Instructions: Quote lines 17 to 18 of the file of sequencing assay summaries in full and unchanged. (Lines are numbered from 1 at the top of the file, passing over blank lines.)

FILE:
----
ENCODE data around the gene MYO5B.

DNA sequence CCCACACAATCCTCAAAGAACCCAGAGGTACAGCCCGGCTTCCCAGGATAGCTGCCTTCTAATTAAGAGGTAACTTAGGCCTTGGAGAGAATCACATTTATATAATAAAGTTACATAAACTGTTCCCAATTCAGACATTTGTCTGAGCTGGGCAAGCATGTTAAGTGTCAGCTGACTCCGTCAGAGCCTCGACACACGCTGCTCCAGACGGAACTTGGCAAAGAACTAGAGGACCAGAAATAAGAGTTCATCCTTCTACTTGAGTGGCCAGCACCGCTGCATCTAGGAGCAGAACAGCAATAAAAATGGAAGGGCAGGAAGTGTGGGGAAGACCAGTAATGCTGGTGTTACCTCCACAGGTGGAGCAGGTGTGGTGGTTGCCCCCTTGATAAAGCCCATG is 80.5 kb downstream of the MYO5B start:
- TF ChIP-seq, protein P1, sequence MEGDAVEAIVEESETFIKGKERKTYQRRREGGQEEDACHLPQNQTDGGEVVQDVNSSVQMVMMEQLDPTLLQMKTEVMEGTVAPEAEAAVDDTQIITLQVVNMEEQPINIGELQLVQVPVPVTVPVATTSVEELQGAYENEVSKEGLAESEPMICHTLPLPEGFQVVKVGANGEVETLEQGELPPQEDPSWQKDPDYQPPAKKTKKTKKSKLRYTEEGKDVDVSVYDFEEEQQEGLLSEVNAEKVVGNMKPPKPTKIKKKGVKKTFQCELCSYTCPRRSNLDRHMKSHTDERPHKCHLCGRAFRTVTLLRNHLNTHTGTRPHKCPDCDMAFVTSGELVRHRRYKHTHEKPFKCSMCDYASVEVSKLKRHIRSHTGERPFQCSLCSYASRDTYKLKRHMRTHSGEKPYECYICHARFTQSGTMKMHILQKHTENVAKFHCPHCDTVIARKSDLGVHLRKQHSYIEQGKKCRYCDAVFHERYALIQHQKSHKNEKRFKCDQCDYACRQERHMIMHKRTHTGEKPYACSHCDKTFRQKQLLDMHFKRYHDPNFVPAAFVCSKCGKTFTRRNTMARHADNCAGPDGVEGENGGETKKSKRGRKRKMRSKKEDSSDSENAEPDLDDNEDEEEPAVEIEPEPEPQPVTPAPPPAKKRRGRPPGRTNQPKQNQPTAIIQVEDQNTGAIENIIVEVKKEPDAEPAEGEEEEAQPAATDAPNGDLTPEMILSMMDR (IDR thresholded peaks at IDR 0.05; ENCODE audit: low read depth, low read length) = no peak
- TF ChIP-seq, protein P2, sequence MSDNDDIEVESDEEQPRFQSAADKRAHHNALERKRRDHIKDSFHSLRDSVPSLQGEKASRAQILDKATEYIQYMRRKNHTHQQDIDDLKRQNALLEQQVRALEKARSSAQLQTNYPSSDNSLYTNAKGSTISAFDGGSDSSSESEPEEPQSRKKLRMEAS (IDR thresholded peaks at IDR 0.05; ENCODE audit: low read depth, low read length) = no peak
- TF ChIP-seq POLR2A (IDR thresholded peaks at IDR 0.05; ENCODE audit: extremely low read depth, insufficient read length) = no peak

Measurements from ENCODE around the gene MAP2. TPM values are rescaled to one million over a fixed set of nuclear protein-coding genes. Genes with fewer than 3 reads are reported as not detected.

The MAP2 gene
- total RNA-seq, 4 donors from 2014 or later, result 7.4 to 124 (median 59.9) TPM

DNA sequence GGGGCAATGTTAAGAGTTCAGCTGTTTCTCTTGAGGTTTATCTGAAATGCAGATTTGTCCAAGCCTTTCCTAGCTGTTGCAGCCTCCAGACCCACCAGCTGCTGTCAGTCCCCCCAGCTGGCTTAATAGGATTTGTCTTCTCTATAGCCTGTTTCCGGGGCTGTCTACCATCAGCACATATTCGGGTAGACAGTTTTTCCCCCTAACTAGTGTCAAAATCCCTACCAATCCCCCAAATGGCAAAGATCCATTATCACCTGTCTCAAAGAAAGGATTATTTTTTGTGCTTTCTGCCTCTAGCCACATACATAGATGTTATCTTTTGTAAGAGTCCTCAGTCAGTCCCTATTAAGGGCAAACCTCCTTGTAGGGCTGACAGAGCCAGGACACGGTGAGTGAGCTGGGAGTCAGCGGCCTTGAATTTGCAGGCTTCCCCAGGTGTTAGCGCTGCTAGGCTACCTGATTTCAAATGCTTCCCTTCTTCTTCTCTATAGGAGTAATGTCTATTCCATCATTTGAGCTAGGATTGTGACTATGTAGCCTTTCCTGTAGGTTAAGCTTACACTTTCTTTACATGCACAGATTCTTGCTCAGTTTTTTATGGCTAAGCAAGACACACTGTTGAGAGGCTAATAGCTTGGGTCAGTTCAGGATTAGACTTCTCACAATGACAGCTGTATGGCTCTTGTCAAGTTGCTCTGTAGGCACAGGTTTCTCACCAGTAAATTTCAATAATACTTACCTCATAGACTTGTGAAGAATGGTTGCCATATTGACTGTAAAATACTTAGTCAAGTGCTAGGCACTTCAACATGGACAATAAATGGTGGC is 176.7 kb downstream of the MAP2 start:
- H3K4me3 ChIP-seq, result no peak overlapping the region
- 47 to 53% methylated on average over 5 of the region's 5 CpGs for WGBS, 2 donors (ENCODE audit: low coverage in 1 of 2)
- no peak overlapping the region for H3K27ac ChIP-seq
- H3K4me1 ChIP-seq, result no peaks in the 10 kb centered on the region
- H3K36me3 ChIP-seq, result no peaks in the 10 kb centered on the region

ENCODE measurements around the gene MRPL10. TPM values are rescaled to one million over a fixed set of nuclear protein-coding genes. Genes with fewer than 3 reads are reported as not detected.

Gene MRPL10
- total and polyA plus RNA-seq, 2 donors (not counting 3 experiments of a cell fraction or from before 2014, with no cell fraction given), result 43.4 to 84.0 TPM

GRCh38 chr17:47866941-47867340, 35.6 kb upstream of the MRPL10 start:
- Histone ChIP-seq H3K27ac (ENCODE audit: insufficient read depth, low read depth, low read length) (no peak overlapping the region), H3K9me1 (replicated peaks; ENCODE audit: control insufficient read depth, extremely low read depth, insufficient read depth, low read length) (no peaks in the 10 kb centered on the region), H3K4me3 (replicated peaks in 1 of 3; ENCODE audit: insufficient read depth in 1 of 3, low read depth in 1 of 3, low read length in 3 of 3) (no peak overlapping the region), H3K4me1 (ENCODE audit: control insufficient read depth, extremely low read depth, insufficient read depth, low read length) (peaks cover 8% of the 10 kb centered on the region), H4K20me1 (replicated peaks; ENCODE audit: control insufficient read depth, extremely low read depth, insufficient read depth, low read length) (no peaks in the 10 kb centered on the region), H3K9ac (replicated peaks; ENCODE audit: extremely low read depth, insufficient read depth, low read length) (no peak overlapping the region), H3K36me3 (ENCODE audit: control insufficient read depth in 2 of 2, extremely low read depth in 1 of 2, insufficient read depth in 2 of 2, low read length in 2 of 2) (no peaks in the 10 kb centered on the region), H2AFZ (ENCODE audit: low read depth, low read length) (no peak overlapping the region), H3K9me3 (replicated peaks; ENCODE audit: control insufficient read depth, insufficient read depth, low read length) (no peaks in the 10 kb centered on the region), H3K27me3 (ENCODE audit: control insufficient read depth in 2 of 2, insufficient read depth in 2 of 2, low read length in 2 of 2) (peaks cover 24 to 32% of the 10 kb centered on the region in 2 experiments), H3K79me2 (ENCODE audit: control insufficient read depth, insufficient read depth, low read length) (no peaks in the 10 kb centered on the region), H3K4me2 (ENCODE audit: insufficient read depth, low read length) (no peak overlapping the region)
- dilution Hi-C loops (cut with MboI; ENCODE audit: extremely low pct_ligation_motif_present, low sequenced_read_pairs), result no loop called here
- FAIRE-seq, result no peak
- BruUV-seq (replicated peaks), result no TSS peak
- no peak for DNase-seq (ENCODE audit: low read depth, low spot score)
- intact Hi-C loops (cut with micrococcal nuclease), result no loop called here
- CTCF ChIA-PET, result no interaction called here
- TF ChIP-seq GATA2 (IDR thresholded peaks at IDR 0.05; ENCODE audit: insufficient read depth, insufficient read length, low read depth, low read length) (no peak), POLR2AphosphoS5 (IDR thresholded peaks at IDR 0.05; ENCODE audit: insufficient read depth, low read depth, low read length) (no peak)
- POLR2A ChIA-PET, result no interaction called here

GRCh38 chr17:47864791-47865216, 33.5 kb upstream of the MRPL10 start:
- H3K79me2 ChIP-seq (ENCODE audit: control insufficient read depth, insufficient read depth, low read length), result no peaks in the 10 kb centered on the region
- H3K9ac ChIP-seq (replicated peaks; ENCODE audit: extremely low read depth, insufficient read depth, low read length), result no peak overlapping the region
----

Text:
- total and polyA plus RNA-seq, 2 donors (not counting 3 experiments of a cell fraction or from before 2014, with no cell fraction given), result 43.4 to 84.0 TPM

GRCh38 chr17:47866941-47867340, 35.6 kb upstream of the MRPL10 start: